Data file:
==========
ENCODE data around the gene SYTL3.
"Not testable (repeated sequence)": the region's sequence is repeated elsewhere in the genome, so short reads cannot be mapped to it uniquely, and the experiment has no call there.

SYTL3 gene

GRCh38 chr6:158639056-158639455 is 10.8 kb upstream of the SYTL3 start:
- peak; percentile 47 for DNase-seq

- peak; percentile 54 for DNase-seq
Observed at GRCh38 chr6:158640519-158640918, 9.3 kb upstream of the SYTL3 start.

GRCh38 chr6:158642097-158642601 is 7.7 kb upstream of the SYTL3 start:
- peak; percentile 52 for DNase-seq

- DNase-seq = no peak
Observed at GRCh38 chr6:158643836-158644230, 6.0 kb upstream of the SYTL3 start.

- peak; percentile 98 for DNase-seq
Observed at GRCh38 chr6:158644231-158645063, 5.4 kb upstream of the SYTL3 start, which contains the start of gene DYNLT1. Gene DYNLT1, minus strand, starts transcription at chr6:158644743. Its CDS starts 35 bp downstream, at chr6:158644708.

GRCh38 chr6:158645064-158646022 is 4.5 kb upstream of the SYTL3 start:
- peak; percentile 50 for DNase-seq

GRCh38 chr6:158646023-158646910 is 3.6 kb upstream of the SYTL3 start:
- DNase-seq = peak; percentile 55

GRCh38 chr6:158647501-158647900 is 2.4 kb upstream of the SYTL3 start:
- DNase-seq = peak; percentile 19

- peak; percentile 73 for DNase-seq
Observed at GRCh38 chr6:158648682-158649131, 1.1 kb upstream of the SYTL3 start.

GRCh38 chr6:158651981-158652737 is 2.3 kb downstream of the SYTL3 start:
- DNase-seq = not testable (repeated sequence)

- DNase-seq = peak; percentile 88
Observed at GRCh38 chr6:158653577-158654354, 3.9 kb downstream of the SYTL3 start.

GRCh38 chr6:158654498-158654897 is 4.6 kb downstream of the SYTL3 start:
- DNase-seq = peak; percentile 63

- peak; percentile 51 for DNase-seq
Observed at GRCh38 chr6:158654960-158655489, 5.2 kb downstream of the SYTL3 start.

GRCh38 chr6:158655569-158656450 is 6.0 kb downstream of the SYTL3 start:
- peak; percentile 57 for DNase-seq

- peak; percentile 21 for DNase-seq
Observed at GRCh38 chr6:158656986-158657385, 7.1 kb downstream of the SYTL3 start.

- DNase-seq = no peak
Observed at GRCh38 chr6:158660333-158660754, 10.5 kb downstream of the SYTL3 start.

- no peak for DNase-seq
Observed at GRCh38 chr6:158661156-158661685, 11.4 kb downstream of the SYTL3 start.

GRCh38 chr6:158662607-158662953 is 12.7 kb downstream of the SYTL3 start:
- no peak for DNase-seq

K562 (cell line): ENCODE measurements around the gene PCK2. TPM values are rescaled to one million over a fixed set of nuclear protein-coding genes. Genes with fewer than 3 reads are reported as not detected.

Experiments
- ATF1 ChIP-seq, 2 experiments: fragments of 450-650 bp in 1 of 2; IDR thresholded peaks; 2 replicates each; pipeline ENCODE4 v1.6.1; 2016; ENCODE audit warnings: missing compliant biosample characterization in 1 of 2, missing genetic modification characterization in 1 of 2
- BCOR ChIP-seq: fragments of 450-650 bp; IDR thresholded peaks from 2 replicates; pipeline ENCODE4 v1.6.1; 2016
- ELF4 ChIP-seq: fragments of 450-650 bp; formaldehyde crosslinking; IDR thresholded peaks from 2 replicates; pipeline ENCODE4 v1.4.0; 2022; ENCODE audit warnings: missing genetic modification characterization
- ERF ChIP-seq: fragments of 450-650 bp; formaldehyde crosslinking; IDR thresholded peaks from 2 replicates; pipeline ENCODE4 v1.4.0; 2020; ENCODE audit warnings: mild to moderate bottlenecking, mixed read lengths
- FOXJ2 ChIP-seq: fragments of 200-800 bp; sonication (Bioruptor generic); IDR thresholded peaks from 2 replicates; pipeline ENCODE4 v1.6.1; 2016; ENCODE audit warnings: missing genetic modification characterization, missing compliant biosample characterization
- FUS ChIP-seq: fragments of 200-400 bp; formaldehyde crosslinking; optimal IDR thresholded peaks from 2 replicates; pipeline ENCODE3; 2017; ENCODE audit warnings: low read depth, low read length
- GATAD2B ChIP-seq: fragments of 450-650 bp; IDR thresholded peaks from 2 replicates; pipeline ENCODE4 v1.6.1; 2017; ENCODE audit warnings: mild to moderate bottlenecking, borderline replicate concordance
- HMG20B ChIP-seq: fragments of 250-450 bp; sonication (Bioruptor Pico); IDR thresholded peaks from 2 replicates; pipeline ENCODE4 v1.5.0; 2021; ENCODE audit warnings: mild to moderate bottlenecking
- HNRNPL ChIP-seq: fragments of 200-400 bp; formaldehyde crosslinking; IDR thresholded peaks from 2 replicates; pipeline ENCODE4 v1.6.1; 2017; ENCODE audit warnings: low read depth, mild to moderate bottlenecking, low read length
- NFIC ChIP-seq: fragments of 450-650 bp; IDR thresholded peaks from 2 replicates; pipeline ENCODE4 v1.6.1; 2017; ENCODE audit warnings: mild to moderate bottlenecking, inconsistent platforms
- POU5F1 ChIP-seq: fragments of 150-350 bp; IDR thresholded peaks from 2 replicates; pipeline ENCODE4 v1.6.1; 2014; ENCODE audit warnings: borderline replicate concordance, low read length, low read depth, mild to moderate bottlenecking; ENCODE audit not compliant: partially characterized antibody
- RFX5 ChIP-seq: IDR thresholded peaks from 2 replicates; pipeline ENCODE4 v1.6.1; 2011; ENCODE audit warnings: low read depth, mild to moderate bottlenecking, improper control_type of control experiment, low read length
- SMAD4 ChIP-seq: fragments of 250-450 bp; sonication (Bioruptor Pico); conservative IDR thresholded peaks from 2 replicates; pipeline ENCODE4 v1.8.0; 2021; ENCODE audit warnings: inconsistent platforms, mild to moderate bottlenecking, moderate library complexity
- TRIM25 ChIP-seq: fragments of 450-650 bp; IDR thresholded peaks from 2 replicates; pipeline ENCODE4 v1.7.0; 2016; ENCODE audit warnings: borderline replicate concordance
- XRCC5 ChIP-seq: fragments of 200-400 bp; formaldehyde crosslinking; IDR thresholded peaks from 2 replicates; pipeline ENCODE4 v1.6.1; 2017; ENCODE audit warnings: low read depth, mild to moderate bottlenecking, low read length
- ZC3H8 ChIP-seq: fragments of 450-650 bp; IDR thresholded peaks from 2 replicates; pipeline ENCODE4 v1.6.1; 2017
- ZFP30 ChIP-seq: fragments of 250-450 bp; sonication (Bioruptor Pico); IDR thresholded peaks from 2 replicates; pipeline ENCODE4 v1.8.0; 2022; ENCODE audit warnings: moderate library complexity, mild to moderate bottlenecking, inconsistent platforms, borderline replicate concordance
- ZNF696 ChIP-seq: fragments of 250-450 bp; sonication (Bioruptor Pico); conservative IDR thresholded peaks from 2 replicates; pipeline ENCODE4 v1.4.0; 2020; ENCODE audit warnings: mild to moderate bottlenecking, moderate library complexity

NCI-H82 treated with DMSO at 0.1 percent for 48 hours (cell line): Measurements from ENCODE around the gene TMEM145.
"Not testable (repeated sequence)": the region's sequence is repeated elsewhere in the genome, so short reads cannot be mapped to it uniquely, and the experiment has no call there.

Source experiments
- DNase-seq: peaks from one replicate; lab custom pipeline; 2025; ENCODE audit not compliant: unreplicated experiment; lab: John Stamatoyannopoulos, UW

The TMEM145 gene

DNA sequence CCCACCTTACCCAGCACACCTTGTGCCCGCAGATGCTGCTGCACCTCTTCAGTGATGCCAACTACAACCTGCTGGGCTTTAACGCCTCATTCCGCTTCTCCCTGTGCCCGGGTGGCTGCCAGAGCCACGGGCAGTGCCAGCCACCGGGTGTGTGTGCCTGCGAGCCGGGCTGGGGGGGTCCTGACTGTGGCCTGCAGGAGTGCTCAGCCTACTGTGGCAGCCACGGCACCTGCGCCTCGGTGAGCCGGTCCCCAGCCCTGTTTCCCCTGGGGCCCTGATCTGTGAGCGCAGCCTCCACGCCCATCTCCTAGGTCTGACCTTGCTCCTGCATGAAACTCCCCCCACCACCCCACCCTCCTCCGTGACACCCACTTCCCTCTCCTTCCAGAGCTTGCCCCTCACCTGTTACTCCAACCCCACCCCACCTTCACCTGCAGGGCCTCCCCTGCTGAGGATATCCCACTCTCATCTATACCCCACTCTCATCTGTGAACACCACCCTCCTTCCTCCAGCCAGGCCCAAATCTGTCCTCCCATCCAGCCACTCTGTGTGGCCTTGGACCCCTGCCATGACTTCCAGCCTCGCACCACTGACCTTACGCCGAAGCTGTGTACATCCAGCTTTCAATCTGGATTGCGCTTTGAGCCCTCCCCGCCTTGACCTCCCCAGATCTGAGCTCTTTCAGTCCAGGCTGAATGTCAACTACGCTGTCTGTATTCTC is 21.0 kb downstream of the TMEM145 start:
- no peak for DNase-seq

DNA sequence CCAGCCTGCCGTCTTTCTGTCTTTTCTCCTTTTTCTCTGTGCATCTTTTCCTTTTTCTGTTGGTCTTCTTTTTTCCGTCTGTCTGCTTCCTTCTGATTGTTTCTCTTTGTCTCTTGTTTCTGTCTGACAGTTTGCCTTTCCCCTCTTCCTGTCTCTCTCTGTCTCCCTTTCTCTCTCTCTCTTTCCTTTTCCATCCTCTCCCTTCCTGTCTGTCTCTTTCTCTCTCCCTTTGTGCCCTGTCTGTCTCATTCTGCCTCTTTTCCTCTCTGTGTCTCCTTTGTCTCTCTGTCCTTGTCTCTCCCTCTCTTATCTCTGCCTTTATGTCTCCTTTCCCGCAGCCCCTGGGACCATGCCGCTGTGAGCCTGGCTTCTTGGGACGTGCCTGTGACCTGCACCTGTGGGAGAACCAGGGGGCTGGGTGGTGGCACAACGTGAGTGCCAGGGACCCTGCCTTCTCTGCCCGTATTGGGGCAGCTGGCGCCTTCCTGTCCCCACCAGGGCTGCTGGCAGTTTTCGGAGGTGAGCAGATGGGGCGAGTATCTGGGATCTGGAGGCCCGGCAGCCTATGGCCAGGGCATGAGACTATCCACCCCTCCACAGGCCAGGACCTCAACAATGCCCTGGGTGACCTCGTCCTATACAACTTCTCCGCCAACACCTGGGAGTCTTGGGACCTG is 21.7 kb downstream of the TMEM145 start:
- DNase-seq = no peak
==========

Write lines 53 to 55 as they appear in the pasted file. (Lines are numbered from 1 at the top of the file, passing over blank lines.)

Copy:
- RFX5 ChIP-seq: IDR thresholded peaks from 2 replicates; pipeline ENCODE4 v1.6.1; 2011; ENCODE audit warnings: low read depth, mild to moderate bottlenecking, improper control_type of control experiment, low read length
- SMAD4 ChIP-seq: fragments of 250-450 bp; sonication (Bioruptor Pico); conservative IDR thresholded peaks from 2 replicates; pipeline ENCODE4 v1.8.0; 2021; ENCODE audit warnings: inconsistent platforms, mild to moderate bottlenecking, moderate library complexity
- TRIM25 ChIP-seq: fragments of 450-650 bp; IDR thresholded peaks from 2 replicates; pipeline ENCODE4 v1.7.0; 2016; ENCODE audit warnings: borderline replicate concordance